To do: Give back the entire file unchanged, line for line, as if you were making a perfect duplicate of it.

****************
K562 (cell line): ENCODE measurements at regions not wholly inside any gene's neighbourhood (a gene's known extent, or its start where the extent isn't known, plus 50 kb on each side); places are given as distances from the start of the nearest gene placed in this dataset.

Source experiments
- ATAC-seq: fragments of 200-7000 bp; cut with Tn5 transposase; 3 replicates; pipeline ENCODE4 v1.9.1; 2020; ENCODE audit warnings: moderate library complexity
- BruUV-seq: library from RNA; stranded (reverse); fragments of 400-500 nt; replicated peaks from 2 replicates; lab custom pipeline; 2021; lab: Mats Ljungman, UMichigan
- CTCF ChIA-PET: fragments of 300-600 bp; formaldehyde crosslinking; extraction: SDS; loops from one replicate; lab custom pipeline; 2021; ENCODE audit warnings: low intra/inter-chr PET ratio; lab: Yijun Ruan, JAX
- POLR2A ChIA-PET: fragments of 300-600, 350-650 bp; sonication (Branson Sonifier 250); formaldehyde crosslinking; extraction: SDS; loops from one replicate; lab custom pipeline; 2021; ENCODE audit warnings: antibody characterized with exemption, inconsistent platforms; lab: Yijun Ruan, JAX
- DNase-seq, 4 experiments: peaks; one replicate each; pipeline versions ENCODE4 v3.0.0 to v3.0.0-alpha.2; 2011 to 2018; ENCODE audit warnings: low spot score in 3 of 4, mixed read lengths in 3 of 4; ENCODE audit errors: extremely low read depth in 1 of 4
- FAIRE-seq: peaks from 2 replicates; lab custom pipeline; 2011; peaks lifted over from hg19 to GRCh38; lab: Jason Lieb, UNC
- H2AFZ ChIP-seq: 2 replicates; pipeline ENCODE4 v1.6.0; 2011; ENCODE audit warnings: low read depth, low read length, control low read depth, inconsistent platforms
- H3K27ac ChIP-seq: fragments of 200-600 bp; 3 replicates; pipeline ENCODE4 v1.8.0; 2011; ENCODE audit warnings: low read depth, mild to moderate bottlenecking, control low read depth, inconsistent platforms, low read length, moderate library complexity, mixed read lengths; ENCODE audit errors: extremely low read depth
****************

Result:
K562 (cell line): ENCODE measurements at regions not wholly inside any gene's neighbourhood (a gene's known extent, or its start where the extent isn't known, plus 50 kb on each side); places are given as distances from the start of the nearest gene placed in this dataset.

Source experiments
- ATAC-seq: fragments of 200-7000 bp; cut with Tn5 transposase; 3 replicates; pipeline ENCODE4 v1.9.1; 2020; ENCODE audit warnings: moderate library complexity
- BruUV-seq: library from RNA; stranded (reverse); fragments of 400-500 nt; replicated peaks from 2 replicates; lab custom pipeline; 2021; lab: Mats Ljungman, UMichigan
- CTCF ChIA-PET: fragments of 300-600 bp; formaldehyde crosslinking; extraction: SDS; loops from one replicate; lab custom pipeline; 2021; ENCODE audit warnings: low intra/inter-chr PET ratio; lab: Yijun Ruan, JAX
- POLR2A ChIA-PET: fragments of 300-600, 350-650 bp; sonication (Branson Sonifier 250); formaldehyde crosslinking; extraction: SDS; loops from one replicate; lab custom pipeline; 2021; ENCODE audit warnings: antibody characterized with exemption, inconsistent platforms; lab: Yijun Ruan, JAX
- DNase-seq, 4 experiments: peaks; one replicate each; pipeline versions ENCODE4 v3.0.0 to v3.0.0-alpha.2; 2011 to 2018; ENCODE audit warnings: low spot score in 3 of 4, mixed read lengths in 3 of 4; ENCODE audit errors: extremely low read depth in 1 of 4
- FAIRE-seq: peaks from 2 replicates; lab custom pipeline; 2011; peaks lifted over from hg19 to GRCh38; lab: Jason Lieb, UNC
- H2AFZ ChIP-seq: 2 replicates; pipeline ENCODE4 v1.6.0; 2011; ENCODE audit warnings: low read depth, low read length, control low read depth, inconsistent platforms
- H3K27ac ChIP-seq: fragments of 200-600 bp; 3 replicates; pipeline ENCODE4 v1.8.0; 2011; ENCODE audit warnings: low read depth, mild to moderate bottlenecking, control low read depth, inconsistent platforms, low read length, moderate library complexity, mixed read lengths; ENCODE audit errors: extremely low read depth